Medical treatment of male pattern baldness can take anything from six months to a year for results to be visible. If however or wish for quicker remedy, you can consider opting for a hair piece or going for hair plugs. Hair transplantation is surgery that involves removing a narrow strip of hair-bearing scalp from the back of the head and using it to fill an area with thin or no hair. While this treatment offers good results, it can be a drawn-out affair - Depending on the extent of the procedure, the transplant can take around four to eight hours and it may be five days before you can go out again. Apart from risks associated with any surgery, hair transplant is usually costly and rarely covered by insurance.

Take care of underlying problems

Whether or not you are being medically treated for male pattern baldness, it makes sense to take care of your hair which can at least slow down the progression of your hair loss. For instance if your scalp is suffering from psoriasis or dandruff, chances are this is a large part of your hair loss problem. So wash your hair and scalp daily with anti-dandruff shampoo recommended by your doctor. It is better not to self-medicate since the main active ingredient in many anti-dandruff shampoos is pyrithione zinc which can actually cause your hair to thin even more. Also use hair styling products and treatments with caution – abrasive chemicals and direct heat can damage hair and worsen an already balding condition. Above all, follow a balanced diet and take a nutrient supplement. Deficiency of certain nutrients like proteins, iron and Vitamin B3 can contribute directly to or worse already existing hair loss. Although protein deficiency causes hair loss, it's relatively rare in the United States. Also it may be better to steer clear of steroids as they can increase the body's supply of testosterone and other androgens which could make you go bald very quickly. However it is best to be guided by a medical professional on any changes in medication and diet which may help you to care for your hair better. And even if these lifestyle changes do not reverse balding on their own, it will definitely lead to better overall health for you.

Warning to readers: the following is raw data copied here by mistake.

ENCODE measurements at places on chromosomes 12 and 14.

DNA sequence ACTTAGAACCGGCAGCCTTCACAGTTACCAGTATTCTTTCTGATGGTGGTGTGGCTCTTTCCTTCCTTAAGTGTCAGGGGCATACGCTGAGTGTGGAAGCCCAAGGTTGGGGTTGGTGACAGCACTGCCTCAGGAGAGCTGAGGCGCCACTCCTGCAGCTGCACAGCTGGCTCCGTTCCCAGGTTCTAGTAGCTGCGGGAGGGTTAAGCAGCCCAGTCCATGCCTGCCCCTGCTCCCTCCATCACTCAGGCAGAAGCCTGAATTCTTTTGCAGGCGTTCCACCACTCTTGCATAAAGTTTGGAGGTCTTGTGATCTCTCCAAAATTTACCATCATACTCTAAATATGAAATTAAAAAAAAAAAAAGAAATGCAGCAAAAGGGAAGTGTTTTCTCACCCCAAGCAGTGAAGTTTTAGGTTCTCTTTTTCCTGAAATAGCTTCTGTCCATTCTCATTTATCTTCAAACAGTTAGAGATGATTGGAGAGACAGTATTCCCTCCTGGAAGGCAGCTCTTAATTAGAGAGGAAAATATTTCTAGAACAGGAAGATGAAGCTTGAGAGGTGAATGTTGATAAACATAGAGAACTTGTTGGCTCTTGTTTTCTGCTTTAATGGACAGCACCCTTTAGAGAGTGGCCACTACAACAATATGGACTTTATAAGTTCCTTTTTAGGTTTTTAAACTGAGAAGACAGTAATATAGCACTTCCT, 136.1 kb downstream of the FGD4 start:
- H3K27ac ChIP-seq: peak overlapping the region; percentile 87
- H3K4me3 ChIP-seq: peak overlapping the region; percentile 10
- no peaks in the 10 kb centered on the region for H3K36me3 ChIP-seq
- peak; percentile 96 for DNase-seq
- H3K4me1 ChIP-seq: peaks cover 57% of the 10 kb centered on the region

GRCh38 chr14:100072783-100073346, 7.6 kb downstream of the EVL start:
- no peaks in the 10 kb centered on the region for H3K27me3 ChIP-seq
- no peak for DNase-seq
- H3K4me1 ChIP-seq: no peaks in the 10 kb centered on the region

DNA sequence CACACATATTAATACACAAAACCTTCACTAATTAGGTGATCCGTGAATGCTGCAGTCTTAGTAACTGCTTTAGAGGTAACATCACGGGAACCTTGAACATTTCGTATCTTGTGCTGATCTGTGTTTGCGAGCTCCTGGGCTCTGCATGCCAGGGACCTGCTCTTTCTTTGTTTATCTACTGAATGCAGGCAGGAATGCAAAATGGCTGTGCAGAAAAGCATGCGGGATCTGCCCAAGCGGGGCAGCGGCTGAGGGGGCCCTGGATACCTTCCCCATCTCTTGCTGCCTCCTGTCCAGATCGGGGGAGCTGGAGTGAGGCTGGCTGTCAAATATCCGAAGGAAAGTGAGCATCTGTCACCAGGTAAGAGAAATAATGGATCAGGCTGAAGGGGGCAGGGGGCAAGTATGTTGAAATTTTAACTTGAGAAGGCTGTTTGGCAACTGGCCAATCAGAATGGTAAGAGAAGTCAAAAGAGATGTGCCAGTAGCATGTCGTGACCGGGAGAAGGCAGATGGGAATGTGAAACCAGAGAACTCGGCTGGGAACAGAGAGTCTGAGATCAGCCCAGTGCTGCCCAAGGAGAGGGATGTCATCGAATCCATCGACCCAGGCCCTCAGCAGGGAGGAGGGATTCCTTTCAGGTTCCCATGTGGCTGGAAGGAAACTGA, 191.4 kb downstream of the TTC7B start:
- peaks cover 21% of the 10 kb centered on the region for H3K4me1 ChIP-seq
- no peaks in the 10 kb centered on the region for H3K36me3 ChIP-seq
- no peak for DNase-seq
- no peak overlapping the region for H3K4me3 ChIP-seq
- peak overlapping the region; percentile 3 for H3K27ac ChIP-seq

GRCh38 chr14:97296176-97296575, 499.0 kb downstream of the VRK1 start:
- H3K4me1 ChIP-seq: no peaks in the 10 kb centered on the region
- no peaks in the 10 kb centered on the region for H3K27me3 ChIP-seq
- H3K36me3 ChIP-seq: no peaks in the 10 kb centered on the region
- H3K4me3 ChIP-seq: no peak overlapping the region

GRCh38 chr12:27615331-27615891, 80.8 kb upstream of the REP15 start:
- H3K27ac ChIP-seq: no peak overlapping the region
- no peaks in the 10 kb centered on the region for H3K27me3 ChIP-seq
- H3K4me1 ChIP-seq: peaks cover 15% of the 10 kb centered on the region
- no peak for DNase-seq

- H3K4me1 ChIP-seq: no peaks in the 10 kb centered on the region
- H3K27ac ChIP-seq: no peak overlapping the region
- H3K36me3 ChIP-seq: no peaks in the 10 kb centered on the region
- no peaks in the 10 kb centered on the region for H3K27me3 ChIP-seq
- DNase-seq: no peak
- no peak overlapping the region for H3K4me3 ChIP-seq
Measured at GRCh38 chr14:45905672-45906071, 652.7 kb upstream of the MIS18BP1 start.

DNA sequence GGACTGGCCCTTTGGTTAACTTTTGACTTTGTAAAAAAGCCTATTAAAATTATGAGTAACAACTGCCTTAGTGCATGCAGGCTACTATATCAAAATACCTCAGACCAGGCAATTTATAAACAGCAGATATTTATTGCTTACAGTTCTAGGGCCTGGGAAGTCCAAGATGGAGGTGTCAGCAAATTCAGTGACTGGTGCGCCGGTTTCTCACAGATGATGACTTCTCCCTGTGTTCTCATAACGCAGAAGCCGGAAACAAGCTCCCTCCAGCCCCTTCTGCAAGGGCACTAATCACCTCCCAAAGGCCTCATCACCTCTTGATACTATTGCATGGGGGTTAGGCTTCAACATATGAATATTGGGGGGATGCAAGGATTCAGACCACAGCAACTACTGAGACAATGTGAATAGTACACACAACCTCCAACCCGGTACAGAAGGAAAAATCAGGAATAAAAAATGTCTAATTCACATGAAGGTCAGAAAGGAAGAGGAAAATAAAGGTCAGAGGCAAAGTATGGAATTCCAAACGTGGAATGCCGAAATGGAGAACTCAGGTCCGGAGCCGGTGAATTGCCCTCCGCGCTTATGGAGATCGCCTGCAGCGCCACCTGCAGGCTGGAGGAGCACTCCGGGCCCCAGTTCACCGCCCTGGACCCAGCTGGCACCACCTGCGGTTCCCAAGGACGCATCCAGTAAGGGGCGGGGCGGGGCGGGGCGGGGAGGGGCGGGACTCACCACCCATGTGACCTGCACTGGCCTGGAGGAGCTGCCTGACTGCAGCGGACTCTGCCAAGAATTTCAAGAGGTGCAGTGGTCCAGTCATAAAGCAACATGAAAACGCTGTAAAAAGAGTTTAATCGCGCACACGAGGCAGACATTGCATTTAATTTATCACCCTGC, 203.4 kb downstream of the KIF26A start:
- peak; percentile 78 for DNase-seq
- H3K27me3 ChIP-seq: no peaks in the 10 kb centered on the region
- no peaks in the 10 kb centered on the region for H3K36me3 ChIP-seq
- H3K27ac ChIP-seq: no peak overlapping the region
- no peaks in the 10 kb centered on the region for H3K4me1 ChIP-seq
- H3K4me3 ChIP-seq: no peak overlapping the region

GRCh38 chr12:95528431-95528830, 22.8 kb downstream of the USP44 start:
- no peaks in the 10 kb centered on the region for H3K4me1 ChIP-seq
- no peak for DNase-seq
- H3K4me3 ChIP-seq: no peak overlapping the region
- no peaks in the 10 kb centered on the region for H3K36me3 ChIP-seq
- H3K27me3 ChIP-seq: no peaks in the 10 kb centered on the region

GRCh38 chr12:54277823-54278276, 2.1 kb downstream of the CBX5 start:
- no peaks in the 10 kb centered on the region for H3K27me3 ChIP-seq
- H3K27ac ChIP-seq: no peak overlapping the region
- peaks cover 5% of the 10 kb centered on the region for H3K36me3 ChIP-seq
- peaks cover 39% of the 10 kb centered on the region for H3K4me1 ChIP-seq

Embrace your situation

In the end, if costly and time consuming hair loss treatments do not appeal to you, the best way to cope is to embrace your baldness. Men most dread being bald because they think they will no longer be attractive to potential sexual partners or even lose out professionally because of diminishing looks. Freudians have even argued that a man's hair symbolized his penis, so losing one's hair amounted to symbolic castration. Despite the extremity of this stance, there is nothing in popular media to ease the balding man’s concerns with a healthy head of hair constantly standing for power, virility and success.

Finally the really effective thing is to make an effort and get over the shame you feels about losing your hair. Some degree of shame or anger is normal and natural – after all it is not your fault that you were born with genes pre-disposed to balding - but you need to find ways to recognize it, to live with it, and to be proud of the whole person you are, instead of letting one physical trait make you feel inadequate. Most importantly, avoid disguise or hide thinning hair – that is especially a huge turn-off, for women who find it more attractive when a man – balding or not – has more confidence in himself and how he looks. According to psychologists, if a man acts as though being bald doesn't matter to him, then it is extremely unlikely to matter to others. If you need still more convincing about the merits of embracing the situation, consider these words of Logan Pearsall Smith, American essayist and aphorist, “There is more felicity on the far side of baldness than young men can possibly imagine."


  1. -Going bald? Here's how to cope